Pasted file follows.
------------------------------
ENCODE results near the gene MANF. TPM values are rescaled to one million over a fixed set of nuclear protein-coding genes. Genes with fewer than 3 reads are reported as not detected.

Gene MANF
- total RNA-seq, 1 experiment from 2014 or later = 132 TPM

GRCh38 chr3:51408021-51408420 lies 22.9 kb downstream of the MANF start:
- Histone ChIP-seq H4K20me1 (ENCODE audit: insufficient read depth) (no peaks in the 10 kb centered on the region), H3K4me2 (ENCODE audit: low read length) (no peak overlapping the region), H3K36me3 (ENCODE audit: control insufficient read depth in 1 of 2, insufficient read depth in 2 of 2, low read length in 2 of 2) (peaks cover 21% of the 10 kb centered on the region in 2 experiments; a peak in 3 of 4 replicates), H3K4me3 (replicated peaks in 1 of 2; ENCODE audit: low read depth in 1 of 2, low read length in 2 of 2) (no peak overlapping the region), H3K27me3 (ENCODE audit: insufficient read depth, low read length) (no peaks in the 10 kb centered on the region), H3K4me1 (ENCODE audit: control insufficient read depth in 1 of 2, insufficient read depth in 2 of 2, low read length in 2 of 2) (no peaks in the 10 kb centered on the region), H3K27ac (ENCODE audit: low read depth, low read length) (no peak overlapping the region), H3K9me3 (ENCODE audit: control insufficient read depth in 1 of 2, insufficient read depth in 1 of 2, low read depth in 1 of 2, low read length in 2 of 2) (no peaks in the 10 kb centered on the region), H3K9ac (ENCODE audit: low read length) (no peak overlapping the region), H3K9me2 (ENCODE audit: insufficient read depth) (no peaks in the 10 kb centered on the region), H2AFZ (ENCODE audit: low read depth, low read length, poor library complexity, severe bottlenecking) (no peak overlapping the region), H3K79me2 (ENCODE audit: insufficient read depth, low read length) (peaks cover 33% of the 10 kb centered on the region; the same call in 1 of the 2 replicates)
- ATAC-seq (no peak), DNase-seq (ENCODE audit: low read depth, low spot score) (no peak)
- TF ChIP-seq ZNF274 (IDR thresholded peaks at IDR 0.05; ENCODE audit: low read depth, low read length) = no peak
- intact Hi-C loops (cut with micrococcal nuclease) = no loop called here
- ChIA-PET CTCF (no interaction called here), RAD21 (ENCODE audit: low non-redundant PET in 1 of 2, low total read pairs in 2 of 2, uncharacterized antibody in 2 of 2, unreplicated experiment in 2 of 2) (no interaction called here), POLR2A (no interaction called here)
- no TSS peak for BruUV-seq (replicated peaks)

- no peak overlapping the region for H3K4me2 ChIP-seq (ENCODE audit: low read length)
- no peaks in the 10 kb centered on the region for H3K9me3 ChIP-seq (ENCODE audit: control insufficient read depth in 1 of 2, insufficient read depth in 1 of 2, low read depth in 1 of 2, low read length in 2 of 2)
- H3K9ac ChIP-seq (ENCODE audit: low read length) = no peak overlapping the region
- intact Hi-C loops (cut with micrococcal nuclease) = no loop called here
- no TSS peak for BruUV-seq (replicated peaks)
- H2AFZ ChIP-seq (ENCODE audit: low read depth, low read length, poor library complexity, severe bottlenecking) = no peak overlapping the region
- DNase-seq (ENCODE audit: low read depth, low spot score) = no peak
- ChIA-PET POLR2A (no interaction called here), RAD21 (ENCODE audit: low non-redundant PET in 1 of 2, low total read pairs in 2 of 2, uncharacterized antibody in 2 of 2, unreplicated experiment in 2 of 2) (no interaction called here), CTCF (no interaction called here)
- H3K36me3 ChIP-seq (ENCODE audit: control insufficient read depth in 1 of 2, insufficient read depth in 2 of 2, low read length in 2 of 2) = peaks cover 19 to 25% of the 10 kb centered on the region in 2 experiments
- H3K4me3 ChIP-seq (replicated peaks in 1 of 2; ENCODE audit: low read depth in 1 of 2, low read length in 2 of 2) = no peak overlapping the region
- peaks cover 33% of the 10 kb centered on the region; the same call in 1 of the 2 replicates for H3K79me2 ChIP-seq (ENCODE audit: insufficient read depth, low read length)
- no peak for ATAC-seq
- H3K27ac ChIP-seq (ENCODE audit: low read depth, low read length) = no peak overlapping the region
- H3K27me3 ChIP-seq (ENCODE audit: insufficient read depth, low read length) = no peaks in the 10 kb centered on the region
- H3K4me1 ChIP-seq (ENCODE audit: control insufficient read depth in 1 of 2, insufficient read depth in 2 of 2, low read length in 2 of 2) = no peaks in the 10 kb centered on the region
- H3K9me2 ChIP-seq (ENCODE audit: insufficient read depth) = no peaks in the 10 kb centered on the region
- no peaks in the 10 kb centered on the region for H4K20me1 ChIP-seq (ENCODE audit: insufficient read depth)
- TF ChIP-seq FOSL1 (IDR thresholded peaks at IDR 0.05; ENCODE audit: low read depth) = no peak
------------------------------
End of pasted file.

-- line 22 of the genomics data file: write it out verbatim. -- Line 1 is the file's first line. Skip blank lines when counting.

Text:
- no peak for ATAC-seq